Morgan Stanley is the latest in a line of banks that will pay billions of dollars in fines to settle a range of US government lawsuits related to the sale of mortgage-back securities (MBS).
According to a regulatory filing, Morgan Stanley will pay $1.25bn (£766m, €925m) to the US regulator for Fannie Mae and Freddie Mac related MBS and will add $150m to its legal reserves as a result of the settlement with the Federal Housing Finance Agency (FHFA).
MBS, also known as asset-backed securities (ABS), are financial products backed by a loan, lease or receivables against assets other than real estate.
They were largely to blame for the credit crisis of 2007 and 2008.
The settlement is part of the string of FHFA lawsuits against 18 financial institutions that it started in 2011.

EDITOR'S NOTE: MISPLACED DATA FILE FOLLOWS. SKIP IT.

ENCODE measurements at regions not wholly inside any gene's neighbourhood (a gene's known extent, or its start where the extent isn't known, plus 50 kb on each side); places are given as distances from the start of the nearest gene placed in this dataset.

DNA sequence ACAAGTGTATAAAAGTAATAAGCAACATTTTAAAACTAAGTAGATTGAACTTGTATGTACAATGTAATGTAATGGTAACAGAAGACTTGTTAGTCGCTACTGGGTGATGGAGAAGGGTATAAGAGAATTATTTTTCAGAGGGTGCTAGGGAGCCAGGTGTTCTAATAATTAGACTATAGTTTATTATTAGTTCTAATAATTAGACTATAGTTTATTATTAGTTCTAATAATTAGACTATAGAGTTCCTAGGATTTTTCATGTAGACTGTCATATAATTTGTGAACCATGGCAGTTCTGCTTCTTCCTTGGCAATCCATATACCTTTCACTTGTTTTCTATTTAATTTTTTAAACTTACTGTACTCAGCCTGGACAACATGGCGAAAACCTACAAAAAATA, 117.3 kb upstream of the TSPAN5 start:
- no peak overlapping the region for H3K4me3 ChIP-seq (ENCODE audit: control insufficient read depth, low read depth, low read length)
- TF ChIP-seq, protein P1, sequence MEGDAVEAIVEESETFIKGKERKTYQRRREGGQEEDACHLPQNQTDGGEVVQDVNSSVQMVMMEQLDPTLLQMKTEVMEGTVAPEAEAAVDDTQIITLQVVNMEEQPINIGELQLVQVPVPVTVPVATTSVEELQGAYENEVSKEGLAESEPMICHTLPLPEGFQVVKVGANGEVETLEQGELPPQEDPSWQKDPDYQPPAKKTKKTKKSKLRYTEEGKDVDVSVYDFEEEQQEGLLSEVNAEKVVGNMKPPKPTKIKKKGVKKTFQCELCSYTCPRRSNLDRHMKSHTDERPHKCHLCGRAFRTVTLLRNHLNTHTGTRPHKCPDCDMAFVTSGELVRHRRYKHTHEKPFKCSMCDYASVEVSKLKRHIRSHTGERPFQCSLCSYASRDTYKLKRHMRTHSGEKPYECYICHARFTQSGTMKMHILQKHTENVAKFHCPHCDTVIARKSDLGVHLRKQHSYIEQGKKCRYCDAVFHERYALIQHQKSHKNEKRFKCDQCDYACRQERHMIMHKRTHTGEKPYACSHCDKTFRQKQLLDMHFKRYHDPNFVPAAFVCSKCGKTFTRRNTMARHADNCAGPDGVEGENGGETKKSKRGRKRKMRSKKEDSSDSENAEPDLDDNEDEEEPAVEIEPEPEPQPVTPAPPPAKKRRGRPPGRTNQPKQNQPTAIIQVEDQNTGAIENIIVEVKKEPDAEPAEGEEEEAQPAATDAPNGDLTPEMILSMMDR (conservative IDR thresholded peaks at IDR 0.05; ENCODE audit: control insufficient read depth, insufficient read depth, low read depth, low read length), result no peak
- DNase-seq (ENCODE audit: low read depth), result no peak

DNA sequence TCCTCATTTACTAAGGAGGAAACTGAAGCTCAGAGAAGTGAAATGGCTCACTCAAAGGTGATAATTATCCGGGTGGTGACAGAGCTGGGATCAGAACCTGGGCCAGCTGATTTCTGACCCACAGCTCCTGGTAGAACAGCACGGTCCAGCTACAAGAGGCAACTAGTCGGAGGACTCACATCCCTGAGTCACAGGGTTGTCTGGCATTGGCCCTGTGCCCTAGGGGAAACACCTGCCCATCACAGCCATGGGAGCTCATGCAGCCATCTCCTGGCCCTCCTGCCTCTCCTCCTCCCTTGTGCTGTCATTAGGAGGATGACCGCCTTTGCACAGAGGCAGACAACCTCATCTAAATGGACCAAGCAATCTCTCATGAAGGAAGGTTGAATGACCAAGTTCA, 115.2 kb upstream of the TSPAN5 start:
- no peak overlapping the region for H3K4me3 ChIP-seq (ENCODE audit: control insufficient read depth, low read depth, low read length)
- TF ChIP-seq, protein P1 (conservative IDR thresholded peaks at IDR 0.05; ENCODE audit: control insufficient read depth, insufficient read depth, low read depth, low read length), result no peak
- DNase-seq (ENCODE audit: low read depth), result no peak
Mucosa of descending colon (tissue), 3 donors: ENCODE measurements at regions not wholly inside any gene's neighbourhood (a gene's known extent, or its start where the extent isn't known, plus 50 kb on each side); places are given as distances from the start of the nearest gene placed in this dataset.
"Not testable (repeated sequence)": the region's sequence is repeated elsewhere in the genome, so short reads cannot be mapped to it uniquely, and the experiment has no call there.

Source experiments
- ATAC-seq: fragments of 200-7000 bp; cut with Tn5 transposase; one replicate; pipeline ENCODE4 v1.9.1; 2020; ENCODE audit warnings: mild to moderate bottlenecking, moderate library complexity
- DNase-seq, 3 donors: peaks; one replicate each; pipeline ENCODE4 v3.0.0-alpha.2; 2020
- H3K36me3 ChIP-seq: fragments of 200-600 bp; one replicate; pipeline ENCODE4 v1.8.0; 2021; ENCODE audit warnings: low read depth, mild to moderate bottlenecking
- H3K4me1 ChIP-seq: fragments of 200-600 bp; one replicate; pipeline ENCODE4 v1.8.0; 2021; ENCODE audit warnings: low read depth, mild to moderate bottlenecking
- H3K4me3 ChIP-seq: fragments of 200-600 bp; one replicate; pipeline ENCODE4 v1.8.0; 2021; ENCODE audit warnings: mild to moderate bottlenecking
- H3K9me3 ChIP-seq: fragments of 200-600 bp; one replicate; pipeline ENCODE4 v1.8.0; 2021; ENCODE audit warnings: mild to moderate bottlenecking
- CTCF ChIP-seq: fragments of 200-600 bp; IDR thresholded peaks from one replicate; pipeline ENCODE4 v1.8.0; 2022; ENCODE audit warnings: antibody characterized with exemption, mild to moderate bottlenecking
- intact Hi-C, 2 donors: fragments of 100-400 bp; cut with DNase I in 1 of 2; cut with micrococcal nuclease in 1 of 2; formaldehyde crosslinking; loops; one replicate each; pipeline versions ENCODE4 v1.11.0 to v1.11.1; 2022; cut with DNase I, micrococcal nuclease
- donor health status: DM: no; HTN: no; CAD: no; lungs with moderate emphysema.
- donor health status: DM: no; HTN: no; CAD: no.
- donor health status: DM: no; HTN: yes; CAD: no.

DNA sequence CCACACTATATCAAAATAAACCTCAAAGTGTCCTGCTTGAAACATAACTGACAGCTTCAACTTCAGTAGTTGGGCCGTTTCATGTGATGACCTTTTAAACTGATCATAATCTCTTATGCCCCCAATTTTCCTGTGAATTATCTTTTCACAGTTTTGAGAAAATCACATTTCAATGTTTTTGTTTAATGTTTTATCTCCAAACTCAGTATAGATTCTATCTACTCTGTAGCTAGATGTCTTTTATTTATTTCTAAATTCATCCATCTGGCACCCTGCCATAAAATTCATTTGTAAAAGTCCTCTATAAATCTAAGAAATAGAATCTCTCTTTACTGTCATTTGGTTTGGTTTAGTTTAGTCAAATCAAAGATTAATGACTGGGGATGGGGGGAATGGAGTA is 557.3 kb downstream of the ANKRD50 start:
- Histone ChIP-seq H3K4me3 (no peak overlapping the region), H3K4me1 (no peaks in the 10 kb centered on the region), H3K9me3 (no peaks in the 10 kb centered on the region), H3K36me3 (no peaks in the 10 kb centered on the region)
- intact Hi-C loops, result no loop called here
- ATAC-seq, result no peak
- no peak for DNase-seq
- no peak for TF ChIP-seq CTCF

Last month, the FHFA said it had recouped nearly $8bn through settlements, following the allegedly false and misleading statements relating to some $200bn MBS sold to Fannie and Freddie.
In November 2013, JPM pledged to pay the largest ever amount by a public company to settle lawsuits with regulators, after the bank admitted wrongdoing in selling poor-quality mortgage-backed securities to state-controlled firms.
JPM said it will pay the $13bn fine to the government, in order to settle claims that it misrepresented the quality of its mortgage assets in the lead up to the financial crisis..
However, the US Department of Justice said that the settlement does not clear JPM or its employees from any possible criminal charges.
One month later, Deutsche Bank stumped up $1.9bn to settle claims, while Citigroup paid $250m.